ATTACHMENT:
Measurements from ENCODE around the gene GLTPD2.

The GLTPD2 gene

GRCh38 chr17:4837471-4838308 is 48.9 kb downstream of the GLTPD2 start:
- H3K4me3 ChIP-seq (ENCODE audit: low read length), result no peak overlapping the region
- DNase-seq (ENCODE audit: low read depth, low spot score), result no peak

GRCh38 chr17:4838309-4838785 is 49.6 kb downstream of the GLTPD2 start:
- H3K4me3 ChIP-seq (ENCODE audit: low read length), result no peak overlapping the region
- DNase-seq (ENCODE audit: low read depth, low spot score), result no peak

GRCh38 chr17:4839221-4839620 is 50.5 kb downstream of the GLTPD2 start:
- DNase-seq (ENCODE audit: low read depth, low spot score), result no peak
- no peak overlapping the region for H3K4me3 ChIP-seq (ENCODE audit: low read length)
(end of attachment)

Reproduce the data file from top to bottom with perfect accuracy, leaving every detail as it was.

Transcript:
Measurements from ENCODE around the gene GLTPD2.

The GLTPD2 gene

GRCh38 chr17:4837471-4838308 is 48.9 kb downstream of the GLTPD2 start:
- H3K4me3 ChIP-seq (ENCODE audit: low read length), result no peak overlapping the region
- DNase-seq (ENCODE audit: low read depth, low spot score), result no peak

GRCh38 chr17:4838309-4838785 is 49.6 kb downstream of the GLTPD2 start:
- H3K4me3 ChIP-seq (ENCODE audit: low read length), result no peak overlapping the region
- DNase-seq (ENCODE audit: low read depth, low spot score), result no peak

GRCh38 chr17:4839221-4839620 is 50.5 kb downstream of the GLTPD2 start:
- DNase-seq (ENCODE audit: low read depth, low spot score), result no peak
- no peak overlapping the region for H3K4me3 ChIP-seq (ENCODE audit: low read length)